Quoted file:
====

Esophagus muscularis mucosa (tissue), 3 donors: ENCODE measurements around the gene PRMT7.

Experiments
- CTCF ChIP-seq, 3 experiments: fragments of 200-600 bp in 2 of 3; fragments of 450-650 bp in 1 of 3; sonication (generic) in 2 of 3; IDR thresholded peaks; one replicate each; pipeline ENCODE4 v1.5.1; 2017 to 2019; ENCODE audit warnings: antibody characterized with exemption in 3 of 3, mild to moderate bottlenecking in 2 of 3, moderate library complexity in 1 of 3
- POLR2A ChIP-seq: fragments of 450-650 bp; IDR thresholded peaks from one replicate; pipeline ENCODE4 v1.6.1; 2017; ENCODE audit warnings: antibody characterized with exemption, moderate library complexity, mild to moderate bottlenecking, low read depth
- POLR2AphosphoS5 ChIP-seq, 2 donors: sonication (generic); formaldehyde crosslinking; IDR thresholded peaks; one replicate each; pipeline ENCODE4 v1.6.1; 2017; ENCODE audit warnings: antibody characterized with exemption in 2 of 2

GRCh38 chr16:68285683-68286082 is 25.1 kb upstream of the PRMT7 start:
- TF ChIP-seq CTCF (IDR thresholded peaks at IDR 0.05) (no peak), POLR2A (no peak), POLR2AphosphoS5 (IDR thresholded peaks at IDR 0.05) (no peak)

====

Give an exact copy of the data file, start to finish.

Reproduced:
Esophagus muscularis mucosa (tissue), 3 donors: ENCODE measurements around the gene PRMT7.

Experiments
- CTCF ChIP-seq, 3 experiments: fragments of 200-600 bp in 2 of 3; fragments of 450-650 bp in 1 of 3; sonication (generic) in 2 of 3; IDR thresholded peaks; one replicate each; pipeline ENCODE4 v1.5.1; 2017 to 2019; ENCODE audit warnings: antibody characterized with exemption in 3 of 3, mild to moderate bottlenecking in 2 of 3, moderate library complexity in 1 of 3
- POLR2A ChIP-seq: fragments of 450-650 bp; IDR thresholded peaks from one replicate; pipeline ENCODE4 v1.6.1; 2017; ENCODE audit warnings: antibody characterized with exemption, moderate library complexity, mild to moderate bottlenecking, low read depth
- POLR2AphosphoS5 ChIP-seq, 2 donors: sonication (generic); formaldehyde crosslinking; IDR thresholded peaks; one replicate each; pipeline ENCODE4 v1.6.1; 2017; ENCODE audit warnings: antibody characterized with exemption in 2 of 2

GRCh38 chr16:68285683-68286082 is 25.1 kb upstream of the PRMT7 start:
- TF ChIP-seq CTCF (IDR thresholded peaks at IDR 0.05) (no peak), POLR2A (no peak), POLR2AphosphoS5 (IDR thresholded peaks at IDR 0.05) (no peak)